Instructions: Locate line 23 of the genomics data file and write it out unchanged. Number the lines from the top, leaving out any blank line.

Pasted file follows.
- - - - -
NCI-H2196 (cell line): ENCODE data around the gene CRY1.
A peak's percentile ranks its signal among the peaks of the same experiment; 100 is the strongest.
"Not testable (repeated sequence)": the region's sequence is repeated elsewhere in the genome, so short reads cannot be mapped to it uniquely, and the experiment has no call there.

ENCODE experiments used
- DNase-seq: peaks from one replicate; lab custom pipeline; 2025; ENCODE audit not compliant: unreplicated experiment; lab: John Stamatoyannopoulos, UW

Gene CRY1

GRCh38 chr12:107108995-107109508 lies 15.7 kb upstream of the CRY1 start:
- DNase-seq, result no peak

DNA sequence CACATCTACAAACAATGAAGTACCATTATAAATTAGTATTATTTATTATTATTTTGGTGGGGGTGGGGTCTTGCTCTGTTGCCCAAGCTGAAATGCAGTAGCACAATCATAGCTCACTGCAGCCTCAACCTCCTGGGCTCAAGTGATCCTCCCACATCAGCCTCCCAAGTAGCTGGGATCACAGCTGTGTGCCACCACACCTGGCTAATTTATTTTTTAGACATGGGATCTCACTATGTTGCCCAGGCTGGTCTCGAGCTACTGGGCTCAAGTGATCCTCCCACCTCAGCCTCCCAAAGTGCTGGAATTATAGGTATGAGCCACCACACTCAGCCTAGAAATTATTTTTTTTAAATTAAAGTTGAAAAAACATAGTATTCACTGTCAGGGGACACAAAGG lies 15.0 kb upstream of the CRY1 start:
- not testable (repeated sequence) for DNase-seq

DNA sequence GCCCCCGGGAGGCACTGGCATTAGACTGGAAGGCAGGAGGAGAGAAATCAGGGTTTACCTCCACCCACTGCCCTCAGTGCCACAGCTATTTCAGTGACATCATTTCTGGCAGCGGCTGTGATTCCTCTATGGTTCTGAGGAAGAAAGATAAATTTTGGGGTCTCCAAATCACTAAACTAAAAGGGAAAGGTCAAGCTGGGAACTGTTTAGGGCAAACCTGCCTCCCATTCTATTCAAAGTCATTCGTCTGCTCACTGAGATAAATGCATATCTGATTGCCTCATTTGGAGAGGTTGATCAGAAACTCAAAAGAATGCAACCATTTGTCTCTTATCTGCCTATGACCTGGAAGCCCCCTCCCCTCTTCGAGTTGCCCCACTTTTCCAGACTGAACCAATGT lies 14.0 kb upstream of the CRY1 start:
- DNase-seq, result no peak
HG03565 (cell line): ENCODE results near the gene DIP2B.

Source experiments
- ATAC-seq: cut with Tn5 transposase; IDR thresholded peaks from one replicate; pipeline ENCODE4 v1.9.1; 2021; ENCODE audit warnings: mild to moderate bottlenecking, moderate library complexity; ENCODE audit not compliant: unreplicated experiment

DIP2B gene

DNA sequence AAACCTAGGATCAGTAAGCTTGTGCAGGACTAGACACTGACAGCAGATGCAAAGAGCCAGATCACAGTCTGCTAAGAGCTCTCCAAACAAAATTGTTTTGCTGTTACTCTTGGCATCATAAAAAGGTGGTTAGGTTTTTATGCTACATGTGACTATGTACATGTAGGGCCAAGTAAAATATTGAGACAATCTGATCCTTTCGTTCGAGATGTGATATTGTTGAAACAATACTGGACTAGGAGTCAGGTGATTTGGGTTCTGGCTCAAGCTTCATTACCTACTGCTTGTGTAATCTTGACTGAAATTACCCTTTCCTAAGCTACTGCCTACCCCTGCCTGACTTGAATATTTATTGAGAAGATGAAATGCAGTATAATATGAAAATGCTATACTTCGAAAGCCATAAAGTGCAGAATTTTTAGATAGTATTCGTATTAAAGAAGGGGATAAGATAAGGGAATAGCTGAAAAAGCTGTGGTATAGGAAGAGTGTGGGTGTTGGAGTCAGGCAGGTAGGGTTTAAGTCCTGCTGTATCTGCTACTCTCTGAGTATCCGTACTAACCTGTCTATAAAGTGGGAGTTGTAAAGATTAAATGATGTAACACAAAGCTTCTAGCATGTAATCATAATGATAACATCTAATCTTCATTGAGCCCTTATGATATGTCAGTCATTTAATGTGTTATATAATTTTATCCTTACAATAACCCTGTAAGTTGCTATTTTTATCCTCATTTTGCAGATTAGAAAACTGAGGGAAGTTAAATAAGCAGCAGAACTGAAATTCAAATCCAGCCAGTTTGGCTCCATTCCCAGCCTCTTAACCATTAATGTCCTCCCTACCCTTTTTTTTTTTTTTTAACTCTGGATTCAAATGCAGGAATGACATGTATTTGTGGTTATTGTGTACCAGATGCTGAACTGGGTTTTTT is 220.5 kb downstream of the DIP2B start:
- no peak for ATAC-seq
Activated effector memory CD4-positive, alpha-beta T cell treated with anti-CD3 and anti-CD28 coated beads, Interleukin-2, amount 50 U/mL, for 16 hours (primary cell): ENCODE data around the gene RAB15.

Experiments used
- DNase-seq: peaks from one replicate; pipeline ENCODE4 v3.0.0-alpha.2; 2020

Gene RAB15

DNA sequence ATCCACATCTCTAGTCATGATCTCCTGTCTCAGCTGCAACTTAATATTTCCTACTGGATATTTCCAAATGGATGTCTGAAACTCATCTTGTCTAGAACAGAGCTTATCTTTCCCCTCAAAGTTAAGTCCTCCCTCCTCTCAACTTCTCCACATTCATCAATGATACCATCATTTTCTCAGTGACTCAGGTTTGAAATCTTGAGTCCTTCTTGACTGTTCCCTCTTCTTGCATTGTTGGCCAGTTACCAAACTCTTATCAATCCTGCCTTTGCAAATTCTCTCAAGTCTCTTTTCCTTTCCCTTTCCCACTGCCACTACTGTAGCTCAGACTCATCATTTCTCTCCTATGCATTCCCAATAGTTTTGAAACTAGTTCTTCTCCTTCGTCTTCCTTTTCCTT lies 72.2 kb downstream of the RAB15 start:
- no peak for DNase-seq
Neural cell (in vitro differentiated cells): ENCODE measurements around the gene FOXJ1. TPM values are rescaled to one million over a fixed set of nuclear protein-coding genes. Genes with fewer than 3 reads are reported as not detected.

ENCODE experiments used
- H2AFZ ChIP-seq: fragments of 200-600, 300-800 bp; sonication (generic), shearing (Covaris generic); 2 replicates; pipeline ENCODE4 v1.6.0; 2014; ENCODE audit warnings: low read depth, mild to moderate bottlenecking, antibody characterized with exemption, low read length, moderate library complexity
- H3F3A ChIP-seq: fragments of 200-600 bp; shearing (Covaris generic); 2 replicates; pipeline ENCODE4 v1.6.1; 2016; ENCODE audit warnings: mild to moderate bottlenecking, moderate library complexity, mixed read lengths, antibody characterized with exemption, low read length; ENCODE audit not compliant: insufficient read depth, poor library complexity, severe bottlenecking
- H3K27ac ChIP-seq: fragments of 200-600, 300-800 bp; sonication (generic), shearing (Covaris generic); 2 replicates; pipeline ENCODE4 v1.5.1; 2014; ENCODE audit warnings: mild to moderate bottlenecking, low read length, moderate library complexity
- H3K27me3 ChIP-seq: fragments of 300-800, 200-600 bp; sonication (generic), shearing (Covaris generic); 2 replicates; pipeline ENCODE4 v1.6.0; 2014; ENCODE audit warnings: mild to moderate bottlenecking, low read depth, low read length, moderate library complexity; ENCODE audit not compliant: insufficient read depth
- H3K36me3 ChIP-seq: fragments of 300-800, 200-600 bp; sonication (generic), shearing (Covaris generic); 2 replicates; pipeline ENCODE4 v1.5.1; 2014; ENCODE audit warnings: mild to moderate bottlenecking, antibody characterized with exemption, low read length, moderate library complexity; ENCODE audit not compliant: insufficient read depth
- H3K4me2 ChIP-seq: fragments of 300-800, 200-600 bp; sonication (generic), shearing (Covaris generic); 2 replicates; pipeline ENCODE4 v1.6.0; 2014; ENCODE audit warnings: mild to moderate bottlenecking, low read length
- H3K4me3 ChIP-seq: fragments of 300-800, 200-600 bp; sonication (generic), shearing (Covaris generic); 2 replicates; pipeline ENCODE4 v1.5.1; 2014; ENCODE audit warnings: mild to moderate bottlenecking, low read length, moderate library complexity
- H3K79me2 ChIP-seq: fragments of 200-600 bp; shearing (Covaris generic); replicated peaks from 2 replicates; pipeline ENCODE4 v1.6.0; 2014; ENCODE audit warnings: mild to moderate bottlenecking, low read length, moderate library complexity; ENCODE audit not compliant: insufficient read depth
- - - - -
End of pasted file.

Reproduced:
DNA sequence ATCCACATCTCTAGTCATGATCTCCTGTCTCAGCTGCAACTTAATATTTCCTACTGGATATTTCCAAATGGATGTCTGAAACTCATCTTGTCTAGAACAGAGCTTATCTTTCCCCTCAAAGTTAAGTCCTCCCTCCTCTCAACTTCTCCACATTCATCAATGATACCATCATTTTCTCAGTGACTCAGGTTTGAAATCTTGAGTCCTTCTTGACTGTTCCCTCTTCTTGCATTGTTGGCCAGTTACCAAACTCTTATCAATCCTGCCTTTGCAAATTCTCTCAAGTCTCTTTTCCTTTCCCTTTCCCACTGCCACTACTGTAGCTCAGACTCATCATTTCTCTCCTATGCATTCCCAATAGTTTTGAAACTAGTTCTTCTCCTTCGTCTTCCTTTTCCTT lies 72.2 kb downstream of the RAB15 start: